We Should Not Forcibly Commit the Homeless During Hurricanes

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From Pacific Standard: In an effort to protect homeless individuals from the effects of Hurricane Irma, officials from the Miami-Dade County Homeless Trust used the...

Mental Health, Inc.

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From Kirkus Reviews: In his new book Mental Health, Inc., Art Levine reports on the dire state of the U.S. mental health system. "The author delivers the...

Living With Depression Under Capitalism

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In this piece for rs21, Kate Bradley writes about the depression she has experienced as a result of capitalism and societal oppression, and the way...

Court-Ordered Psychiatric Tests Used as a Weapon

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From Courier Mail: Divorced parents are increasingly ordering involuntary psychiatric examinations against one another to be used as a weapon in custody fights. "Family lawyer Deborah...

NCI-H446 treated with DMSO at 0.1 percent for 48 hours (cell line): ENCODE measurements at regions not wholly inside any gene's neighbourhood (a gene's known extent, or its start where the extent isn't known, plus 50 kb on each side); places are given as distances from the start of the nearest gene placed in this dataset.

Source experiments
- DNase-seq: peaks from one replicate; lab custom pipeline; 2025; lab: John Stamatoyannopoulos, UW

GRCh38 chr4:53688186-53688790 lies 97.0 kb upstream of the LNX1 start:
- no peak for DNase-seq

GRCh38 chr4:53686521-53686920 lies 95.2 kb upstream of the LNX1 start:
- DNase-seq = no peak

In Time for RXmas: Motivational Pharmacotherapy

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Drug profitability requires three parties to work together – drug companies to make the drugs, psychiatrists to prescribe them and consumers to take them. Too often, though, patients have failed to play nicely and do their bit. They have banged on about tiresome things like adverse reactions and alternative treatments, they have expressed foolish opposition to the very concept of pharmacotherapy and questioned its efficacy. They have become medication non-compliant and undermined the profits of the pharmaceutical industry and the authority of psychiatry. They have been bad and landed themselves on a lot of people’s naughty lists and made the World Health Organization very sad and worried.